FIG. 6 illustrates a network-initiated detach procedure 600 using a NOTIFY message in accordance with one implementation. At step 606, a home agent 604 receives a decision to detach a UE 602 from network entities, such as AAA (authentication, authorization and accounting) server or HSS (home subscriber server). Home agent 604 sends an IKEv2 informational exchange message carrying a Delete payload (to indicate which IPSec SA to be deleted on the UE side) and the new NOTIFY payload (to indicate that the deletion of the IPSec SA is due to detach) to UE 602. At step 608, when the UE receives such a message, since the new NOTIFY payload indicates the reason for deleting the IPSec SA is because of detach, UE 602 deletes corresponding mobility related states, such as the corresponding Binding Update List entry; furthermore, UE 602 shall stop using the home address allocated during the IPSec SA establishment. UE 602 also deletes the requested IPSec SA as specified in the IKEv2 protocol.

At step 610, as a response to the received informational exchange message from home agent 604, UE 602 replies with an informational exchange message which carries a Delete payload (to indicate which IPSec SA to be deleted on the home agent side) and the new NOTIFY payload (to indicate that the deletion of the IPSec SA is due to detach) to home agent 604. At step 612, when home agent 604 receives such a reply, since the new NOTIFY payload indicates the reason for deleting the IPSec SA is because of detach, home agent 604 deletes corresponding mobility related states, such as the Binding Cache entry; furthermore, home agent 604 may place the home address allocated to UE 602 during the IPSec SA establishment procedure back into a pool for later re-use. Home agent 604 also deletes the IPSec SA as specified in the IKEv2 protocol.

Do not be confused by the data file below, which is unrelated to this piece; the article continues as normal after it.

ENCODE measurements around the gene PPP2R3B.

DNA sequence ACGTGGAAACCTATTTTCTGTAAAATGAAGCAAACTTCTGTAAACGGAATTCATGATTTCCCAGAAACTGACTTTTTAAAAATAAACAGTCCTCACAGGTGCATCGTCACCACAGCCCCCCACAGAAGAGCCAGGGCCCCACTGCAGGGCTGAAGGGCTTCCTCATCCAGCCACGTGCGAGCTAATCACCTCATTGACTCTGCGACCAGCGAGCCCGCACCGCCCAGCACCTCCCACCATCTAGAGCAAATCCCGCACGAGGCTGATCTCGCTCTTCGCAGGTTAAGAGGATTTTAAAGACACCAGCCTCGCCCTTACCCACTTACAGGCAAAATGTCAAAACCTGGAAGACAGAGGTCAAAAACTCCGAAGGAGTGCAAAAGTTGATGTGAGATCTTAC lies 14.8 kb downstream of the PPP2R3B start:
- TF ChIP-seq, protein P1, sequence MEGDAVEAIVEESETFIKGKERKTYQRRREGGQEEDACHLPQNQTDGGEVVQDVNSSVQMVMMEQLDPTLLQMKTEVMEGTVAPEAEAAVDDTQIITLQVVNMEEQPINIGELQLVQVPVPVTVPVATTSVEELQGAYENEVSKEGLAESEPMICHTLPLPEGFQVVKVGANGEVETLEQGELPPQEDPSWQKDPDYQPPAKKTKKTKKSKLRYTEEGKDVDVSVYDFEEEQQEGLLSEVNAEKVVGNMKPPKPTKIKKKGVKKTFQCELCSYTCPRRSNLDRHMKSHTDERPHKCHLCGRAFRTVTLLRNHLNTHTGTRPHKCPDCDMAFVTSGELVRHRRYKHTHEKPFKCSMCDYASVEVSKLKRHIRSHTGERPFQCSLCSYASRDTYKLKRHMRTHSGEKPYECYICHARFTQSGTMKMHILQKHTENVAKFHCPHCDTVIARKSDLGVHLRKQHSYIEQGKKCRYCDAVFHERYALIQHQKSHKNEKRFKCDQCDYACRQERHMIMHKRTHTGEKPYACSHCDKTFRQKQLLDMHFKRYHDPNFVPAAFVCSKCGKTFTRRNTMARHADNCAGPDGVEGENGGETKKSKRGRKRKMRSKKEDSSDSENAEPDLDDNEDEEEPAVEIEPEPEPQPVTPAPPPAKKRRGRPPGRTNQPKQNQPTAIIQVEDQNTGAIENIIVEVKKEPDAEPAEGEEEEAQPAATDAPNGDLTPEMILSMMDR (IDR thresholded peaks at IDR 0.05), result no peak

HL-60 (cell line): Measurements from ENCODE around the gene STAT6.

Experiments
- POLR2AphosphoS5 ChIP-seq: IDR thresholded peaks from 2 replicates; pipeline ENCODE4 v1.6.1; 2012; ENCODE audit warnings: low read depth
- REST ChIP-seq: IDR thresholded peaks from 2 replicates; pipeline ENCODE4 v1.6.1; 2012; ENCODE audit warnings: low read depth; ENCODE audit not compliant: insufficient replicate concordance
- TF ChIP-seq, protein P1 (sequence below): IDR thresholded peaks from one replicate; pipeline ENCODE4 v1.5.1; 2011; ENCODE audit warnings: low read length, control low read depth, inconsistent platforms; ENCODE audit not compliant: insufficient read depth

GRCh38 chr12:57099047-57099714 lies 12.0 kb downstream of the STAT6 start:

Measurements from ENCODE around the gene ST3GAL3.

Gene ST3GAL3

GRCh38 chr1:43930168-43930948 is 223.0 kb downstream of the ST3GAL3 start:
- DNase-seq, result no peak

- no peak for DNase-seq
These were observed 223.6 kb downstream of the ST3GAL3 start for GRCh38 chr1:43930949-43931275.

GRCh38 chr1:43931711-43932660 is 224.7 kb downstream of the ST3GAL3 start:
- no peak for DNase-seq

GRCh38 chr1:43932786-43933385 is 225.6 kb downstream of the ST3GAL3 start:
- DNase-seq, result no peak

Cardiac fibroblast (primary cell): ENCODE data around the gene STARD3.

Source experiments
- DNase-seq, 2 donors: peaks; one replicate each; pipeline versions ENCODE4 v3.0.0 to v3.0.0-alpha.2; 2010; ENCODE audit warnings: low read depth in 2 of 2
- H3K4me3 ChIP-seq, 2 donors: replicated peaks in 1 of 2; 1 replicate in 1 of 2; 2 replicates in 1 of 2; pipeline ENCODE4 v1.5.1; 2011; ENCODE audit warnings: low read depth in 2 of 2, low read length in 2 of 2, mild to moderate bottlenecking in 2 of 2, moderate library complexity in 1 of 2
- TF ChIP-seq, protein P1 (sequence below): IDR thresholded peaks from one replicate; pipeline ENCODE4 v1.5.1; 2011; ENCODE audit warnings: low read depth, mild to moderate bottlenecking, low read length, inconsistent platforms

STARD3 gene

FIG. 7 illustrates a UE-initiated detach procedure 700 using a NOTIFY message in accordance with one implementation. In a UE-initiated detach, a UE indicates that the deletion of the IPSec SA (used for mobility signaling protection) is due to a detach decision by including a NOTIFY payload and a DELETE payload in an IKEv2 Informational exchange message. In the example of FIG. 7, a UE 702 decides to detach from a home network. Therefore, at step 706, UE 702 sends an IKEv2 informational exchange message carrying a Delete payload (to indicate which IPSec SA to be deleted on the home agent side) and the new NOTIFY payload (to indicate that the deletion of the IPSec SA is due to detach) to a home agent 704. At step 708, when home agent 704 receives the message, since the new NOTIFY payload indicates the reason for deleting the IPSec SA is because of detach, home agent 704 deletes corresponding mobility related states, such as the Binding Cache entry; furthermore, home agent 704 may place the home address allocated to UE 702 during the IPSec SA establishment procedure back into a pool for later re-use. Home agent 704 also deletes the IPSec SA as specified in the IKEv2 protocol.

At step 710, as a response to the received informational exchange message from UE 702, home agent 704 replies with an informational exchange message which carries the Delete payload (to indicate which IPSec SA to be deleted on the UE side) and the new NOTIFY payload (to indicate that the deletion of the IPSec SA is due to detach) to UE 702. At step 712, when UE 702 receives such a reply, since the new NOTIFY payload indicates the reason for deleting the IPSec SA is because of detach, UE 702 deletes corresponding mobility related states, such as the corresponding Binding Update List entry; furthermore, UE 702 shall stop using the home address allocated during the IPSec SA establishment. UE 702 also deletes the requested IPSec SA as specified in the IKEv2 protocol.

FIG. 8 illustrates a detach procedure 800 simultaneously initiated by both a UE 802 and a home agent 804. Since UE 802 and home agent 804 can make detach decision independently, it is possible that UE 802 and home agent 804 may simultaneously initiate a detach procedure by sending an IKEv2 informational exchange messages to each other (represented by steps 806, 808 in FIG. 8). The IKEv2 informational exchange message carries a Delete payload (to indicate which IPSec SA to be deleted on the peer's side) and a NOTIFY payload (to indicate that the deletion of the IPSec SA is due to detach).